A Literary Referral
We all know that referral from someone’s friends and family is incredibly influential, but what about a less personal referral?
I have recently been reading a book about how to create ‘Blockbusters’ in the entertainment world. It deals with blockbusters in the television industry, film industry and the live performance industry. But the industry tonight’s learning came from is the book industry.
Referrals are a powerful marketing tool. If you trust the judgement of a friend or family member, then their recommendation is going to hold a lot more weight than a simple television advertisement or the recommendation of a media outlet. (Ironically, I am reading this book due to a referral!).
But the literary sector, more so than many other types of entertainment, draws on another type of referral to gather customers.
In bookshops and the modern equivalent, Amazon, the popular books are often put on display and it doesn’t take a degree in rocket science to figure out why. Most people leave a bookshop with book they didn’t intend to purchase and if a book gives readers a reliably good experience then the retailer is going to want customers to walk out of the store with that book.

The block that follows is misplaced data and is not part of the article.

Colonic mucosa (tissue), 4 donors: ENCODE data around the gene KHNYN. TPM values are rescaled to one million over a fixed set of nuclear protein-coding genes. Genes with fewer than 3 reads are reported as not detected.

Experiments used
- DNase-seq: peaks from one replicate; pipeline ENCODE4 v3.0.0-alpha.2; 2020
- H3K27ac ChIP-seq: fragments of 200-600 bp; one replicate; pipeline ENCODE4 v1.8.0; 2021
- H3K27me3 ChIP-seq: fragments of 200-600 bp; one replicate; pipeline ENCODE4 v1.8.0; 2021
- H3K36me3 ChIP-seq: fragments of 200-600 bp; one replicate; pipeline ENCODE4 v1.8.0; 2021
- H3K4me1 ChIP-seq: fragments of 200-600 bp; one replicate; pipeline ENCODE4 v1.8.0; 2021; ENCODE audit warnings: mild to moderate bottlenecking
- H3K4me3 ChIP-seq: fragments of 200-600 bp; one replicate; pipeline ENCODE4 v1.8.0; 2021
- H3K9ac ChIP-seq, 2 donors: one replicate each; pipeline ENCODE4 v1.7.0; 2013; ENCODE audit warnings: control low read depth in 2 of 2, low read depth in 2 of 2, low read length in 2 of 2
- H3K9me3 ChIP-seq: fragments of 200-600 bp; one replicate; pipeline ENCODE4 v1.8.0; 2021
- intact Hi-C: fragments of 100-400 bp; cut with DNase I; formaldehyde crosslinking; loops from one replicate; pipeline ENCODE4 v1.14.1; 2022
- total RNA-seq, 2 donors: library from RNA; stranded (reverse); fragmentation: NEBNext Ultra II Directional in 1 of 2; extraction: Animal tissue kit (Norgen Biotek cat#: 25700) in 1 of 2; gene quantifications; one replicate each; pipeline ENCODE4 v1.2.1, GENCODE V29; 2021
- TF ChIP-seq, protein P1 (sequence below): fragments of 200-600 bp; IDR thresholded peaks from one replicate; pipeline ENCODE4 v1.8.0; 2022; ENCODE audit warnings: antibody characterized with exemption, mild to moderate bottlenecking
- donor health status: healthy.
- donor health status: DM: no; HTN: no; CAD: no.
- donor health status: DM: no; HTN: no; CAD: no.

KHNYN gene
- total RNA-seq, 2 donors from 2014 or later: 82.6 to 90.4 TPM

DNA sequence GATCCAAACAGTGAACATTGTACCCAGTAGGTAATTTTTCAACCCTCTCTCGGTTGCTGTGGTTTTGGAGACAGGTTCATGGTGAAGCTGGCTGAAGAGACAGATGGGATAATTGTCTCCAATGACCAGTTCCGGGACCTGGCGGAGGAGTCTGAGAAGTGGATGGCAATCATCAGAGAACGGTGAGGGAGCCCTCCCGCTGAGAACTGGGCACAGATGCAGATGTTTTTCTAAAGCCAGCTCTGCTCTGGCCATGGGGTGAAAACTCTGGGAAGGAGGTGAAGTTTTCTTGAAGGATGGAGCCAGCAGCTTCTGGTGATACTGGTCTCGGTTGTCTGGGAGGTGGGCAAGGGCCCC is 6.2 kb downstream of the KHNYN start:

But these popular books often spawn something else. Recommendations. Many bookshops will feature displays heralding a popular book and a number of other similar options which readers might enjoy. Amazon does it on every page with their recommendations based on other similar customers’ behaviour.
It isn’t uncommon in other industries either. ‘Brought to you by the creators of . . .’, ‘Produced by the same people who created . . .’ and ‘Starring . . . . from a popular television show’ are all used to the same effect. If you liked what these people did there, then you will definitely like what they do here.
The main aim of this strategy is to decrease the risk. If an audience enjoyed one type of entertainment, chances are they will enjoy all types of similar entertainment. If you love one crime fiction author, you will probably enjoy some other crime fiction authors. If you enjoyed a romantic comedy movie, then you will probably enjoy some other romantic comedy movies.
But what about from the content creation side? Should you create content based on another popular entertainment offer?
This is a difficult question to answer. And there is not a right or wrong answer. Many entertainment franchises have hit the big time by riding on the coat tails of another popular entertainment offer. Harry Potter opened up a renewed interest in fantasy books and cinema. The Spider-Man reboot movie inspired a whole new generation of comic fans. And each of these offerings led to a whole new proliferation of similar products which flooded the marketplace.
There is the risk of getting lost, but at the same time, it satisfies a great desire. The Golden Compass, The Hunger Games and Twilight flew in on the back of the Harry Potter train, maybe another similar offer could do the same?